This article ran in the Summer 2015 issue, alongside Cycles of Change.
Angela Bischoff smiles fondly as she recalls how the late Tooker Gomberg, former City Councillor and her longtime partner, triggered the original pilot for bike racks on Edmonton transit buses.
“Administration came back saying they thought it was a great idea but they didn’t have any budget for it,” Bischoff recalls. “So right in City Council, when they were having this public conversation, Tooker said, ‘Well, what would it cost?’ And the head of transportation said, ‘Not very much, maybe $5,000.’ And Tooker said, ‘So if I paid for it, you would do it?’ And he said yeah. So Tooker said okay, I’m happy to pay for it. From then on, on the transportation budget there was a line item for Tooker’s bike pilot project.”
The story epitomizes how Gomberg would sacrifice himself to a cause. He was restless and rarely looked back. “Tooker was always pushing his agenda,” says Bischoff. His methods could be controversial—he famously refused to wear a tie at council meetings, and he once locked himself in a vault in Ralph Klein’s office and faxed out media releases on Klein’s own letterhead.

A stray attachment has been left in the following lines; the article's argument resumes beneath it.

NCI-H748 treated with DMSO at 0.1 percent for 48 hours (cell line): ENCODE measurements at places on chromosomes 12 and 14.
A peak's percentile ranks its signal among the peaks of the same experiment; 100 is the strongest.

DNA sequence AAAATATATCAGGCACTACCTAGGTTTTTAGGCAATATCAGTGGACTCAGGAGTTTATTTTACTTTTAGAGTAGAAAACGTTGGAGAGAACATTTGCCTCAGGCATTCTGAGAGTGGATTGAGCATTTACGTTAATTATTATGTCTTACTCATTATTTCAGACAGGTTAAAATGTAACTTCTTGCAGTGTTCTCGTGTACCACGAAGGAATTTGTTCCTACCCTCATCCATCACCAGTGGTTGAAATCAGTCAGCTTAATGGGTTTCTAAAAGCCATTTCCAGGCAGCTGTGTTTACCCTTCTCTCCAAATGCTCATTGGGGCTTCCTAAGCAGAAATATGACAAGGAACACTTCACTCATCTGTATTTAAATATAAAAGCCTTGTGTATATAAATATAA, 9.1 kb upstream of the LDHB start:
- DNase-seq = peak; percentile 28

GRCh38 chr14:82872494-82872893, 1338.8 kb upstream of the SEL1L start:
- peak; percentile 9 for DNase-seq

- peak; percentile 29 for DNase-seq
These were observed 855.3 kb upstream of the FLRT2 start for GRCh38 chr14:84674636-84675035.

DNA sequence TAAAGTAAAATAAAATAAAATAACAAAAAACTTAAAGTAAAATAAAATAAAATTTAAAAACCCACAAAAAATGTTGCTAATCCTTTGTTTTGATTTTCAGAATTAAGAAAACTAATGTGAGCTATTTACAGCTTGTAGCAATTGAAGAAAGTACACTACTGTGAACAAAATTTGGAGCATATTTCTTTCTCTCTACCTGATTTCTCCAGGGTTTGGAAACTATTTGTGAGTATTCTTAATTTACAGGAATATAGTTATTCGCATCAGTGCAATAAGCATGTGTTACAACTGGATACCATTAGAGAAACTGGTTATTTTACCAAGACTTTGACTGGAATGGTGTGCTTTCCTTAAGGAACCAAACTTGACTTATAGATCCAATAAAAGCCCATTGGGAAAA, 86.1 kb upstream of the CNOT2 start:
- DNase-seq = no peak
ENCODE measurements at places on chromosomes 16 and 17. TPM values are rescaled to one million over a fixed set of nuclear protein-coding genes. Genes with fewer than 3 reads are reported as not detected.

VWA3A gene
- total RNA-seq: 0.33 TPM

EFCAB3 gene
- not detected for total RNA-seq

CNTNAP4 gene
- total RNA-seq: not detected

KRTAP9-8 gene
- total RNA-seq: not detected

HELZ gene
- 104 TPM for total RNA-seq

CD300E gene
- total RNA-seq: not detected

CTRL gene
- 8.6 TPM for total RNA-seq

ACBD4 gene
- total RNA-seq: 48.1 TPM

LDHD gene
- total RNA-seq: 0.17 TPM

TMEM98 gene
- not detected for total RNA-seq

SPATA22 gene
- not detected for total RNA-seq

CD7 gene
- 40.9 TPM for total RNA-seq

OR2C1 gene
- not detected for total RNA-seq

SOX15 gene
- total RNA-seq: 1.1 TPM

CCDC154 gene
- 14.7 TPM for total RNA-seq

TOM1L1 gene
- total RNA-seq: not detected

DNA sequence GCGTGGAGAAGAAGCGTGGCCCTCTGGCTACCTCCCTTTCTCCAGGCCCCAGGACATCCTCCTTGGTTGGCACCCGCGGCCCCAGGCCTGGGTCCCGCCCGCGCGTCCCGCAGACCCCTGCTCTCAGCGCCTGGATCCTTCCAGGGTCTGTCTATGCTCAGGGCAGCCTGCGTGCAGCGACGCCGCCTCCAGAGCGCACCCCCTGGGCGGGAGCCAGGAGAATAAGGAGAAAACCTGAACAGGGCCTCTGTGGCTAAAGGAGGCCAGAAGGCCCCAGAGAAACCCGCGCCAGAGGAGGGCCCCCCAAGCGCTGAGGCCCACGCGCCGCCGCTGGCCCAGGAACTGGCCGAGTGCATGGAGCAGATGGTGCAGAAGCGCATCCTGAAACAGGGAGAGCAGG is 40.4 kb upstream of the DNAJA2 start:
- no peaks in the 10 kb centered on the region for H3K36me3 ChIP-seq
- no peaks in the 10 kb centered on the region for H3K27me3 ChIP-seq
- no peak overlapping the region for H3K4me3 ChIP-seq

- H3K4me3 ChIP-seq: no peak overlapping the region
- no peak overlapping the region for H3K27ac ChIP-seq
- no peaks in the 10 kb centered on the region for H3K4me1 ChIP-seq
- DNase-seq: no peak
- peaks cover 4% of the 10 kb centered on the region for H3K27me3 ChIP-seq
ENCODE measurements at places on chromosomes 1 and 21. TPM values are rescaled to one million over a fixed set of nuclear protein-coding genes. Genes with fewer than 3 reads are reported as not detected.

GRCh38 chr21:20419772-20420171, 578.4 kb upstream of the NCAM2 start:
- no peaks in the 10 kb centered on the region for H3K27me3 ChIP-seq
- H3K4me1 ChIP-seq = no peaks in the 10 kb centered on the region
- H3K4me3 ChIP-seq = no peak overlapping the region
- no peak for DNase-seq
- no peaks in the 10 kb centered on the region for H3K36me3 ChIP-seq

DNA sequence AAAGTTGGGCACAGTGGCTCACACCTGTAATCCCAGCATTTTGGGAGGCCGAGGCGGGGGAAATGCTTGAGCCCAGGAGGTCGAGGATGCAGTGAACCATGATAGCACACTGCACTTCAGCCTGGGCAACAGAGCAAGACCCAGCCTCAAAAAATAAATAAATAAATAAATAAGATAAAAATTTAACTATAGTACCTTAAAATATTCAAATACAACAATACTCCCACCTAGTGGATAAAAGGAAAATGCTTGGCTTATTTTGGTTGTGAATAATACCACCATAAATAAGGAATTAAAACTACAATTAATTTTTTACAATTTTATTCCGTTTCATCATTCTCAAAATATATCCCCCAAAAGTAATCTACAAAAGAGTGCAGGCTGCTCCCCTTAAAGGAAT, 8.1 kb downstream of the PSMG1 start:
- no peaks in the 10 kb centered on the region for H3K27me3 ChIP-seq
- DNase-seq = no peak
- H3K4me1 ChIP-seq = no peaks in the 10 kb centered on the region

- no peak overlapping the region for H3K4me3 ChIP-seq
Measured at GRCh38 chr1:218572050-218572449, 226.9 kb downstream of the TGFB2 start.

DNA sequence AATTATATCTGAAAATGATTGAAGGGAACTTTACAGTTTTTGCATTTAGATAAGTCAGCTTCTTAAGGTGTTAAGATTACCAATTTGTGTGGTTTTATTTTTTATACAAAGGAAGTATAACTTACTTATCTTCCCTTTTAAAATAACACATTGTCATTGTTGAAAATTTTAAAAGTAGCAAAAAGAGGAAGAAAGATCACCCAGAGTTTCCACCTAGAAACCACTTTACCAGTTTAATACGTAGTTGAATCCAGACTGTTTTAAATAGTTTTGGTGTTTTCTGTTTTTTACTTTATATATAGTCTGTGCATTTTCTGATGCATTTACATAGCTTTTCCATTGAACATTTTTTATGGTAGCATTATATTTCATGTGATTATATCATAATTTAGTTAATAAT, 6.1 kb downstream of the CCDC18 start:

But he was a dedicated activist who sought creative ways to push for causes he believed in. On Edmonton City Council, he advocated for environmental improvements beyond the Bicycle Transportation Plan and into waste management and recycling initiatives. Gomberg eventually moved to Toronto and continued his activism.
However, his restless advocacy took its toll and he was overcome with severe depression. After his anti-depressants stopped working, his doctor increased his dosages—despite side-effect warnings—but his demons continued haunting him.
Gomberg’s bicycle, helmet and a suicide note were discovered on the MacDonald Bridge in Halifax in 2004. His body was never found. He was 48.
Bischoff continues to work in the environmental movement in Ontario.